Personally, I find the default application of the flare against the default white background to be pretty dull, and perhaps one of the reasons why the tool seems to have few fans.
If you apply the effect against a background or a solid color (black, comes to mind) then the artwork springs to life. Even more so when you apply 5 flares or more onto a color background and then the flare really starts to take on a true sparkle. As the flare can be applied large or small. The flares are definitely multi-use.
You can interactively modify the generated flare art by using some of modifier keys such as
UP / DOWN (number of rays)
CTRL (size of flare)
SHIFT (constrains the tool to the same ratio of flare / ray size etc)
The modifiers are interesting and interactive but offer nothing that cannot be achieved via the dialog and the dialog does offer precision to the settings.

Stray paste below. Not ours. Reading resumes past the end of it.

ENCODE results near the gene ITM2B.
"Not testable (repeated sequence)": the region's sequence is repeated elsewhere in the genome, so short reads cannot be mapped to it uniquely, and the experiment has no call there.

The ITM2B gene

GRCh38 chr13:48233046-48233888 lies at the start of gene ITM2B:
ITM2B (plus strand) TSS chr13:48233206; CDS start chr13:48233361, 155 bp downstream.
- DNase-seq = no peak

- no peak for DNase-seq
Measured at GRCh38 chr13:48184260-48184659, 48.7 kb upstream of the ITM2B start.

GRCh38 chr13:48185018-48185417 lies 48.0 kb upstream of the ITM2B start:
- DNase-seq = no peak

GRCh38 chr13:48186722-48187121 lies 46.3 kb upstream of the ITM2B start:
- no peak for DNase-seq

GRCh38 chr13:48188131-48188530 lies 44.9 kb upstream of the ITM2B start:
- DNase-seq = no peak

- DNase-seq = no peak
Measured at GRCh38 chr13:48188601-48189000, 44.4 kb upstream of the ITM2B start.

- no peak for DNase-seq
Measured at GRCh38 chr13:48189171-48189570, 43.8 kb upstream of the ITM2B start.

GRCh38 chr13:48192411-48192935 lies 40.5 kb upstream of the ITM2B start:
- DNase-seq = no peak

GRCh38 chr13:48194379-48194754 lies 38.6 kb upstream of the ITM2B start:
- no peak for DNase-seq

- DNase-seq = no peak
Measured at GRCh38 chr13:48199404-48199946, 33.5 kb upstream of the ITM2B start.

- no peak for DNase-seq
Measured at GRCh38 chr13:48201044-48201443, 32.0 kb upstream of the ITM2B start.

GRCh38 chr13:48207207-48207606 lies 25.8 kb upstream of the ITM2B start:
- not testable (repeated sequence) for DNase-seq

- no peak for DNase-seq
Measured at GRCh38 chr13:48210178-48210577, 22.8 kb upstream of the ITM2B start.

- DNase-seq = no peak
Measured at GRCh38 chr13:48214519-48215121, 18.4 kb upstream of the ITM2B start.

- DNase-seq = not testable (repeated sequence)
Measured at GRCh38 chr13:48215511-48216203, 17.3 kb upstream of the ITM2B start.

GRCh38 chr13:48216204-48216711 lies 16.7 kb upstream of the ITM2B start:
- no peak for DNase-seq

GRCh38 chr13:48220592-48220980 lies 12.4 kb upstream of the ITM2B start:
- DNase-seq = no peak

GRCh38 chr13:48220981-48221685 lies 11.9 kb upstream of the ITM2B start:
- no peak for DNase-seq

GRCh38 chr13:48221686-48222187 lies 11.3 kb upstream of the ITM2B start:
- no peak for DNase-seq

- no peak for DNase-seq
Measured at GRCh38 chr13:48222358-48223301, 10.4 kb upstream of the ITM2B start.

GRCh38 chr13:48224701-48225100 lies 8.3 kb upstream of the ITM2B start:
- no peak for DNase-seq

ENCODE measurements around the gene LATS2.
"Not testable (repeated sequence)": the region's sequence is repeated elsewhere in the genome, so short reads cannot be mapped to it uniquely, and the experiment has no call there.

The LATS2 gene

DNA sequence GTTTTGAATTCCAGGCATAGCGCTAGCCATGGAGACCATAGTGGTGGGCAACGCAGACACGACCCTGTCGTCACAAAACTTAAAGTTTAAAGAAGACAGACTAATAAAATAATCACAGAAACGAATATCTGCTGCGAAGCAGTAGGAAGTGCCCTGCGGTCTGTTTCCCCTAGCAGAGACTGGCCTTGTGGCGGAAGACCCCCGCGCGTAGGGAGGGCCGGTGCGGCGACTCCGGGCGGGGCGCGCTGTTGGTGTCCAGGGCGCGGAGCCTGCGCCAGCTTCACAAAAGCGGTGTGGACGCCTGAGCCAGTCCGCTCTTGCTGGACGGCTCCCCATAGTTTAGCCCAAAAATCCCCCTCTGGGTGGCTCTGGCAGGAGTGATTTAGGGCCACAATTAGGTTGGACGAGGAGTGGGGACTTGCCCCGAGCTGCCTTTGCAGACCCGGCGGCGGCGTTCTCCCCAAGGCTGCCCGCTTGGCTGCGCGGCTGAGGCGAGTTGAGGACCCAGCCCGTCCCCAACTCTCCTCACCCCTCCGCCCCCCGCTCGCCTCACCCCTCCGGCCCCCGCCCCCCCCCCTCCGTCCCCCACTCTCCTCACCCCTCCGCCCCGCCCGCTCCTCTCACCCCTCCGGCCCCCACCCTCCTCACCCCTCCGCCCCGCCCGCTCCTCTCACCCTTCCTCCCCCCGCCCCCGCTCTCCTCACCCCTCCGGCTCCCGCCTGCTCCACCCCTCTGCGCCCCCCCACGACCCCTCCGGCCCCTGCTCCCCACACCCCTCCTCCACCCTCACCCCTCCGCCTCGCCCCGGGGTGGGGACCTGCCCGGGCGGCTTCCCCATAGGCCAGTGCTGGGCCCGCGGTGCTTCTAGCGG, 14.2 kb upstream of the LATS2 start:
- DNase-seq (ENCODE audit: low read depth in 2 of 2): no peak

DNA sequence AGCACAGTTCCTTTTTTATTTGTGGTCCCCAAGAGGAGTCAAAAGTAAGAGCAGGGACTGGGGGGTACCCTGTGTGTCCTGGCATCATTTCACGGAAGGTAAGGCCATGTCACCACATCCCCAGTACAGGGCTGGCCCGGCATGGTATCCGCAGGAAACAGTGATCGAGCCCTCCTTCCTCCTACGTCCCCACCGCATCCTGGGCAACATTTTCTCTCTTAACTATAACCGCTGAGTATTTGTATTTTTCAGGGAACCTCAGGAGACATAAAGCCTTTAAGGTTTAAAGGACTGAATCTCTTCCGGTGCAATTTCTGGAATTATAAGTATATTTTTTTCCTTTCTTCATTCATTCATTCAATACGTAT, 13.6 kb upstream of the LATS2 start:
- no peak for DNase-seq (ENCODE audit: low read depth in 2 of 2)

To see the options, double click the flare tool icon
There are a number of settings
they can generally used independently so you can de-select the rays, rings etc and just use the halo etc.
You can also set the numbers to low as well as high values for the rays etc to create a range of different artworks from the same basic tool.
The flare tool generates a path and as a standard path it can be applied with a set blending mode such as normal or lighten.
You can create multiple flares all with different blending modes as well as different opacity settings.
To change the opacity and blending mode for the tool, just click on the opacity link on the top option bar.
Many different color effect combinations can be created by using different blends which can also be in turn, blended with a background such as in the image on the left
You can create an interesting halo by
De-selecting the rays and rings
Set the opacity etc high as well as the growth etc to high values
Set the brightness to the high or perhaps to very low, 0%. The fuzziness settings is an odd one, I am certain it does something (probably more path related and perhaps comes into its own if used with other paths)